Instead of reading what newspaper writers and Television talking heads had to say about who “won” and “lost” as a result of the government shutdown, the average American has taken to the internet to read and write for themselves what they are really thinking. It is the dawn of a new media for a new day.
While the immediate crisis has been temporarily avoided, the polarized political climate shows little sign of changing. The current deal only funds the federal government through early January and only extends the debt limit until early February. More importantly, while Congress struggles to find common ground, Americans are growing increasingly frustrated, even with the representatives of their own party.
A recent Gallop Poll taken during the government shutdown shows that the approval rating of Congress has dropped to 11 percent. By comparison, approval ratings were much higher in the months surrounding the last government shutdown in 1995, at roughly 30 percent. Today, Americans also only give their own representatives a 44 percent approval rating, demonstrating that they also tend to disapprove of their own party.
Similarly, Pew Research found that only 19 percent of those surveyed trust the federal government to do what is right just about always or most of the time. An alarming 30 percent report being “angry” at the leaders in Washington, while another 55 percent are “frustrated.”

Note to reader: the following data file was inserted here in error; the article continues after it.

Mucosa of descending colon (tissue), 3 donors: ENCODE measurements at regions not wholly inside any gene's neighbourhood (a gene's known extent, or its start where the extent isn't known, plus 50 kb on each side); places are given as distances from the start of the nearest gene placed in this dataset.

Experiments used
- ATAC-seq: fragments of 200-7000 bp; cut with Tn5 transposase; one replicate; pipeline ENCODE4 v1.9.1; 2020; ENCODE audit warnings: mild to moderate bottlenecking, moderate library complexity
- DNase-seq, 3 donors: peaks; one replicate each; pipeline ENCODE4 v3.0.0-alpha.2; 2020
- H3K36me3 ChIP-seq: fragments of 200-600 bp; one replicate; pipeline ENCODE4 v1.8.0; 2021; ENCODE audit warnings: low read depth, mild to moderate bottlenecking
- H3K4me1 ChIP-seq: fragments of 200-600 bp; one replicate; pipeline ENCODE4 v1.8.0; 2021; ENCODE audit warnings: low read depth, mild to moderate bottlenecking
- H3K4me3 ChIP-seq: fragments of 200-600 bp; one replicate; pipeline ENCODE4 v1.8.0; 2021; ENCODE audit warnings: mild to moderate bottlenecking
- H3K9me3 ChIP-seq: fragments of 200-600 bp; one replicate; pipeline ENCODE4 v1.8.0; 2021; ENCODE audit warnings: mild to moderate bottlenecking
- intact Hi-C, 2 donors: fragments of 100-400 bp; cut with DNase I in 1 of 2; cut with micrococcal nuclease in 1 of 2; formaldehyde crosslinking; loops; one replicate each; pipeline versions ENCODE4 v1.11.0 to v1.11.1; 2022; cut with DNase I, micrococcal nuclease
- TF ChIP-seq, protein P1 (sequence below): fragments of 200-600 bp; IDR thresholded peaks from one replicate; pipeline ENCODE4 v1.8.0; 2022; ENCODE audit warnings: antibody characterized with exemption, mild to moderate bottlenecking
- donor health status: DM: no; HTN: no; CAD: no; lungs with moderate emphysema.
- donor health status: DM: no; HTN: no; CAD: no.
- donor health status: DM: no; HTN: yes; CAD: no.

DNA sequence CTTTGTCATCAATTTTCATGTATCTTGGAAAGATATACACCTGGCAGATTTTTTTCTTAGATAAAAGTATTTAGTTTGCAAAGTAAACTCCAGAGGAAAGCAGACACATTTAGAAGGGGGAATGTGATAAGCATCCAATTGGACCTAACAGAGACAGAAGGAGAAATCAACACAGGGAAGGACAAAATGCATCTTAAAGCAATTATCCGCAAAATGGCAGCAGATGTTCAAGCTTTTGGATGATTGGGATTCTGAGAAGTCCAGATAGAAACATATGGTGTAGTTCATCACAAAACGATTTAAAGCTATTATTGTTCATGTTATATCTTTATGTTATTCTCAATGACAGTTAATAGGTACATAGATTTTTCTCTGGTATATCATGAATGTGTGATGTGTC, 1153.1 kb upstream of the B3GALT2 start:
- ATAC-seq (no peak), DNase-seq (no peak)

While large groups of citizens have not taken to the streets, as seen during the anti-Vietnam and Watergate protests, these statistics show that anger and distrust of the government is approaching similar levels. The only difference is that the social commentary is largely taking place online, through blogs, Twitter, Facebook, Instagram, and other new media.
As government websites went dark, the public took to social media to voice their displeasure about the shutdown. According to InsideFacebook.com, more than 17 million users uploaded approximately 45 million posts related to the federal government shutdown. On Twitter, users attached the hashtag #DearCongress to their opinions. Posts included: “The real non-essential government employees are YOU. Everyone else was doing their job” and “If ‘Pro’ is the opposite of ‘Con’… Then what is the opposite of Progress…”
Regardless of whether you agree with what people say online or not, the extent of the commentary in this new medium and the near single digit poll numbers of unhappy Americans reveal more than an image problem with government. If Congressmen ignore the public, part two of the government shut down in January may have unintended consequences.